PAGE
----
27 June 2016

Was Jıngghıs Khan Chinese?


Jıngghıs Khan (元太祖)

When we were still living in Baotou – a city which, by the way, has a booming trade in ‘regional items’ and Mongolian specialities – one of the ways in which I would at times annoy my wife Jessie was to pick debates with her about whether she considered Jıngghıs Khan, the Supreme Ancestor of the Yuan Dynasty 元太祖, whose face adorned practically every other pillow and wall-hanging in every other local-style restaurant and curio shop in Baotou, to be Chinese. (Naturally, whichever side she picked, I would always play devil’s advocate for the other.)

The reason for this, of course, is that there are good arguments to be made for either side. Jıngghıs Han (and his descendants Ögetay and Qubılay) shared little culture in common with the people they set out to conquer. They were nomadic pastoralists who spoke a language very different from Han Chinese. They valued very different skills, knowledge and forms of technology than the Chinese did, and had very different cultural outlooks. They are also claimed as the historical fathers of the (modern) nations of Mongolia and Kazakhstan. And – a point not entirely without relevance – they killed a lot of Chinese people during their conquest of China! On the other hand, China, as was, accepted at least Qubılay Han as its unquestioned sovereign, upon whom had fallen the Mandate of Heaven. Qubılay subsequently conferred Chinese Imperial titles and status upon his ancestors. Many of Jıngghıs Han’s Mongols who entered China essentially became culturally and linguistically Chinese – or at least, Chinese enough that they could govern the Chinese state effectively for several generations after Qubılay.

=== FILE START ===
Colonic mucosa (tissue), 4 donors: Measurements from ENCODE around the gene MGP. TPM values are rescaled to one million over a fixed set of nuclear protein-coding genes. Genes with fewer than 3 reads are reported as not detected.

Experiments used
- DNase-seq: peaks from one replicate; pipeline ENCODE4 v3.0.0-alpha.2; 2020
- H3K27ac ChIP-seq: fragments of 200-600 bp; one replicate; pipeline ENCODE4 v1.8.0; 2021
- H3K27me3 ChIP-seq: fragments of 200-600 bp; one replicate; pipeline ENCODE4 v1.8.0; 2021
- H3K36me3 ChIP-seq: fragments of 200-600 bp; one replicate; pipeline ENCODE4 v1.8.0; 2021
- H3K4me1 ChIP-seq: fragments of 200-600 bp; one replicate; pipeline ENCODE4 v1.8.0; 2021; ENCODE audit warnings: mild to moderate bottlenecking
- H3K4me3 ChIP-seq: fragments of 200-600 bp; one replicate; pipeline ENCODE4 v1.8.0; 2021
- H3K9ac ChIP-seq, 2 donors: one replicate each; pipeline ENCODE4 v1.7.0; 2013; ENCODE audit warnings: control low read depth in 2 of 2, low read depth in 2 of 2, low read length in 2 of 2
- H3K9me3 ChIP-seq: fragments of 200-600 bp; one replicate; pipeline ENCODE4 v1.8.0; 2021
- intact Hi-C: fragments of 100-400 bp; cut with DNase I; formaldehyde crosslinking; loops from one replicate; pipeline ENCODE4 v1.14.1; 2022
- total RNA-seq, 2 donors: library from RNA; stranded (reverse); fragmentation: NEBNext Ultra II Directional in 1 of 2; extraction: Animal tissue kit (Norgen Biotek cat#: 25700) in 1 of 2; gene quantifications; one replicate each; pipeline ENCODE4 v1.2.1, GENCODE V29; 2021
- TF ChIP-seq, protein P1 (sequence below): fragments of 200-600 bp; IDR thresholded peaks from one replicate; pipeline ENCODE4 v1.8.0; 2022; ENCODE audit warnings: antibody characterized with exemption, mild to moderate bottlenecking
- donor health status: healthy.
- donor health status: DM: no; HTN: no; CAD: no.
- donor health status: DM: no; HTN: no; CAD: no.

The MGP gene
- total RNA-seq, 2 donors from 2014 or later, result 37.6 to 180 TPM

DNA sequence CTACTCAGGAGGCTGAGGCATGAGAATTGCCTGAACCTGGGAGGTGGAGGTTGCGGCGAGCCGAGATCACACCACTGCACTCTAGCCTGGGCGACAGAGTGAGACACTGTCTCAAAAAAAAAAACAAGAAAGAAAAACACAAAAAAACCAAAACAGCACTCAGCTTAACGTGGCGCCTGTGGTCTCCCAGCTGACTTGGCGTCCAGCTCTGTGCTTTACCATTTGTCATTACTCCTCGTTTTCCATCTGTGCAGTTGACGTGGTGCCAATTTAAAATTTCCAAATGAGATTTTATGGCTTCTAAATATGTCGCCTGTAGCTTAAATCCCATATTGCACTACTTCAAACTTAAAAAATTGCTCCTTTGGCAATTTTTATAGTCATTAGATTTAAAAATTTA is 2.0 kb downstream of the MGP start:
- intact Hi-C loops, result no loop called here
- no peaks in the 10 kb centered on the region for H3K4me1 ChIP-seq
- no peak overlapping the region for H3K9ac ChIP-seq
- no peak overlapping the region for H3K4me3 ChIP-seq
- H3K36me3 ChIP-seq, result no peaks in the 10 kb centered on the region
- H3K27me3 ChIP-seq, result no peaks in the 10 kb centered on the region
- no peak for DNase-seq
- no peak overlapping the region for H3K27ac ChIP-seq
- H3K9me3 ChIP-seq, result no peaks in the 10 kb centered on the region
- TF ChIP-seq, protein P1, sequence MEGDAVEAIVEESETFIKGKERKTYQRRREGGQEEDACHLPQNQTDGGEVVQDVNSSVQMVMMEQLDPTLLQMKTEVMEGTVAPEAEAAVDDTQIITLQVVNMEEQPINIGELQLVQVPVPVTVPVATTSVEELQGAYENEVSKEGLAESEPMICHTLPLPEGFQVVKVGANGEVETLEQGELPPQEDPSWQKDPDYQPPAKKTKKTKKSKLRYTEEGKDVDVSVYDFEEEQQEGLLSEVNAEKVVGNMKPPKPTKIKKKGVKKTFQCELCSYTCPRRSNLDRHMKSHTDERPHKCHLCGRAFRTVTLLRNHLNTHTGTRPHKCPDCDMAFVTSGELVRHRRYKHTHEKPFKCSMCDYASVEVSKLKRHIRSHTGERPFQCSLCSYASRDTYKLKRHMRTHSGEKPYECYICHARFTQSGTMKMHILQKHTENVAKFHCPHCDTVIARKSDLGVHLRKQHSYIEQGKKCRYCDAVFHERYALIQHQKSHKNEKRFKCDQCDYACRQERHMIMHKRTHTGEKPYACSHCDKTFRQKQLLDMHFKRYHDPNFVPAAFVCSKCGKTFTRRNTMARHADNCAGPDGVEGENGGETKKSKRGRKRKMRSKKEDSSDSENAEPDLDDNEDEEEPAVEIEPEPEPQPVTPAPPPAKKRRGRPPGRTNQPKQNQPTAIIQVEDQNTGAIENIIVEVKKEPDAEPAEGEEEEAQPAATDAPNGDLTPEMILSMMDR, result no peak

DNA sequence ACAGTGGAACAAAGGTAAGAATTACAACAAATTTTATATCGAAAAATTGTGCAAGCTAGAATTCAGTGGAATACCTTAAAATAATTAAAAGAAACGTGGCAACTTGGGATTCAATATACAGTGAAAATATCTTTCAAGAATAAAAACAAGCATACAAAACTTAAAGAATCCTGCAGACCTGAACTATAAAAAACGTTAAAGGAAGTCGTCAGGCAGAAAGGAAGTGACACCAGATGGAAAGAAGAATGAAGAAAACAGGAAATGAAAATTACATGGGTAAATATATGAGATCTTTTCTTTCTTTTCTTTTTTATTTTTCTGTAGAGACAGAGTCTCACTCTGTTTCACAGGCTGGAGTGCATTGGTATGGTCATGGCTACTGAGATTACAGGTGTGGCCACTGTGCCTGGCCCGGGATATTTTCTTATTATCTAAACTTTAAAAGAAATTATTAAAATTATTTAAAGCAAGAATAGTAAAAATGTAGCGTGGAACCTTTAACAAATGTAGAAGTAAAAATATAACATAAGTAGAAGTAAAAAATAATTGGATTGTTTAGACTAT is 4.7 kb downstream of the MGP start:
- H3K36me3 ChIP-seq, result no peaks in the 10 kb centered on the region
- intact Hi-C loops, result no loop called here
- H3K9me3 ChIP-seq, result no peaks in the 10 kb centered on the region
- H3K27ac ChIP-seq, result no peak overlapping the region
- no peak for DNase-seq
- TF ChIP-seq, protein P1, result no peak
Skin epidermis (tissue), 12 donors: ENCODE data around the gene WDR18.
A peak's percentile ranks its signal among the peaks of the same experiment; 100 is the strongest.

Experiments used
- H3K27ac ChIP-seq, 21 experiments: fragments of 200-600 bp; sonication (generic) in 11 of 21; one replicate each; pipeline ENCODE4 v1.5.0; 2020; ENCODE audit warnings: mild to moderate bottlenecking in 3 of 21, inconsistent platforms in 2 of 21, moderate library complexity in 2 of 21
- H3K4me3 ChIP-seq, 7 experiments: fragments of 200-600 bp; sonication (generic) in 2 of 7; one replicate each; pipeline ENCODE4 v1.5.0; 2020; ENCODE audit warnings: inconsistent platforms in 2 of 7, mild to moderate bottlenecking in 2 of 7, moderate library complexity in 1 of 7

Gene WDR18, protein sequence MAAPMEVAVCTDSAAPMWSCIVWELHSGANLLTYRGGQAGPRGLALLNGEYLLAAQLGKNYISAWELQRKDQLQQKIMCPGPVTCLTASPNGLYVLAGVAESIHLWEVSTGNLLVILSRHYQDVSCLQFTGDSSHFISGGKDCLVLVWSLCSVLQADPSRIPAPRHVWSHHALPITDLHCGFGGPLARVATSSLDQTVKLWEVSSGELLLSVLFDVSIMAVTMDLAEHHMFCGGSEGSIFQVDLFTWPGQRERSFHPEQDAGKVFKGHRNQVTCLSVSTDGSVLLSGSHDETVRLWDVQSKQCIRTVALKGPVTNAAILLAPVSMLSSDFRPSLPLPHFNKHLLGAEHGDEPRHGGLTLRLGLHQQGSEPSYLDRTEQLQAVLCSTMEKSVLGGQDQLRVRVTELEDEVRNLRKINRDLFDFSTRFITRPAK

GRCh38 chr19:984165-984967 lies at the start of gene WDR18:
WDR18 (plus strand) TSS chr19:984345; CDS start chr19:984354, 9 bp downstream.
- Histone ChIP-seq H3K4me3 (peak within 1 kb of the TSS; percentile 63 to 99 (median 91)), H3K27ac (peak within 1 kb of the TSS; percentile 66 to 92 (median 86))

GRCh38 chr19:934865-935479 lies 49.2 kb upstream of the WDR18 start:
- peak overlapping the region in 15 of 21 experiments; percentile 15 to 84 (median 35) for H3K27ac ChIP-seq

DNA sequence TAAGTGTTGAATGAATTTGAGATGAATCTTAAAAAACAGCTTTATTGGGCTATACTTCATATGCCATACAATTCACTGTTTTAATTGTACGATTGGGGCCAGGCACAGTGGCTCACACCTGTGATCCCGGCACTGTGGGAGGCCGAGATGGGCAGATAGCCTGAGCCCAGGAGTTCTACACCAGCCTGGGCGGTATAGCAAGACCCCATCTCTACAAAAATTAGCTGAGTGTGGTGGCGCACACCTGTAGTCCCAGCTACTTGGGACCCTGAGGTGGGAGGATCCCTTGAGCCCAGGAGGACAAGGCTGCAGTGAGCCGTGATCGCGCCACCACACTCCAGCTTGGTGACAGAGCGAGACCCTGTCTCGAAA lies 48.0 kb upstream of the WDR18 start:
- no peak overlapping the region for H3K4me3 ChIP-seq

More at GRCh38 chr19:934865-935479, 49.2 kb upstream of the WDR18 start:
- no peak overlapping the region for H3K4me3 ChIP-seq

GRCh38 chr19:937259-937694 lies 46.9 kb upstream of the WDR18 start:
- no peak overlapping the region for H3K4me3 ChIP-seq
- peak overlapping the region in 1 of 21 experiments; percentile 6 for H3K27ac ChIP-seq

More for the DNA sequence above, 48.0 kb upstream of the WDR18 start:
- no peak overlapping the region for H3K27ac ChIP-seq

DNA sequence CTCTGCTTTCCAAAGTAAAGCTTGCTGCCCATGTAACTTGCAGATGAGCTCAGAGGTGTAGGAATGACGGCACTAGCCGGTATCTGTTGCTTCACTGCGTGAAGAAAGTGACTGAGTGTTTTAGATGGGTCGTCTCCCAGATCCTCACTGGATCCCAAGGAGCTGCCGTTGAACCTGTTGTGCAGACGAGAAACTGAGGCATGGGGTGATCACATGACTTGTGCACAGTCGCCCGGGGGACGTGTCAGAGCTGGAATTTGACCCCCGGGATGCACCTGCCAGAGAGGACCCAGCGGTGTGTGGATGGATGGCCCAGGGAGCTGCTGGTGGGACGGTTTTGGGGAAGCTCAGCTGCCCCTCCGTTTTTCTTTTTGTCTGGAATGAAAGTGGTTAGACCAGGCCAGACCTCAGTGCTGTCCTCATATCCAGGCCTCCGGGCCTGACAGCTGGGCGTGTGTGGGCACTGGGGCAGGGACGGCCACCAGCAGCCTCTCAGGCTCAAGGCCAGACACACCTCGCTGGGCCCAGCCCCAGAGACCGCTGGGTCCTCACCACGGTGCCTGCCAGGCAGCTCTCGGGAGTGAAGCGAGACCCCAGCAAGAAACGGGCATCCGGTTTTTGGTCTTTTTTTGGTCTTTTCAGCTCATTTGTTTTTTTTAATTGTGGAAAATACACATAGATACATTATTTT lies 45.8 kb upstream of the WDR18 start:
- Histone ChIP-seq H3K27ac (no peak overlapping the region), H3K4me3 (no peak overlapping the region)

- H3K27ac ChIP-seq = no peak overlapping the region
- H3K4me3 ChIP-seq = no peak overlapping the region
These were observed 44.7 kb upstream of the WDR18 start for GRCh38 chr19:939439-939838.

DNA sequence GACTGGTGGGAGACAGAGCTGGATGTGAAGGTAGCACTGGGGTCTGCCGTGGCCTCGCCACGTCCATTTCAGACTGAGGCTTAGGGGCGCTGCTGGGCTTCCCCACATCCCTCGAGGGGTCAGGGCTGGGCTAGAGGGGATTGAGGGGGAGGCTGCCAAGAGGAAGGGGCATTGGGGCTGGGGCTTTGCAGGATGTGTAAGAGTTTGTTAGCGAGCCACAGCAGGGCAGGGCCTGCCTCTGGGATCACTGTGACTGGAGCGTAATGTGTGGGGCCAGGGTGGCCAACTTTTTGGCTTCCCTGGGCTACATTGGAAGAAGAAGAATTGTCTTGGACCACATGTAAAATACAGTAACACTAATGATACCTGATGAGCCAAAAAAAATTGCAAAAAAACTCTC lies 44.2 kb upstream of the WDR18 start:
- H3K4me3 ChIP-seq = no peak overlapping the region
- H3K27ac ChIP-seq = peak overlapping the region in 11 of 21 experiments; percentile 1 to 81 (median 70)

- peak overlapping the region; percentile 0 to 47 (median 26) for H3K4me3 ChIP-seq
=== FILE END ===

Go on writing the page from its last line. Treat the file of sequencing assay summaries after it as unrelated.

I go to such lengths to point this out, simply to show that such a nationalism is essentially ad hoc; particularly as it pertains backwards to times and places where the modern ideology of nationalism simply does not apply. China was never a nation-state until at least 1689 (with the Treaty of Nerchinsk, which established the first Chinese-Russian border), and arguably not even until 1911 with the Xinhai Revolution and the ascendancy of Sun Yat-sen’s ‘nationalist’ ideology (which was itself arguably ad hoc). There are a number of points at which the formation of China as a nation may be interrogated, as they were by Dr Wang Hui in his excellent literary-social-historical treatment of the transition. If nationalism simply consists in a shared culture, shared values, shared print-literature, why, asks Wang, didn’t the ‘nationalist’ Sun seek to form ‘China’ from the Han, together with the Japanese, Koreans, Vietnamese and Burmese? Why instead did he insist on forming ‘China’ from the culturally, linguistically disparate peoples of the Han, the Manchus, the Mongols, the Uyghurs and the Tibetans – whose commonality lay, rather, in their common rulership by the Manchu Qing? His argument in answer is somewhat interesting: he argues that the formation of the Chinese nation-state out of the remains of the Manchu empire rests in certain canons of Confucian political argumentation and methods of legitimation (the ‘heavenly principle’ 天理). Here Wang’s ‘leftist’ intellectual history points, ironically enough, to the traditionalist political theory of Jiang Qing, Kang Xiaoguang and others.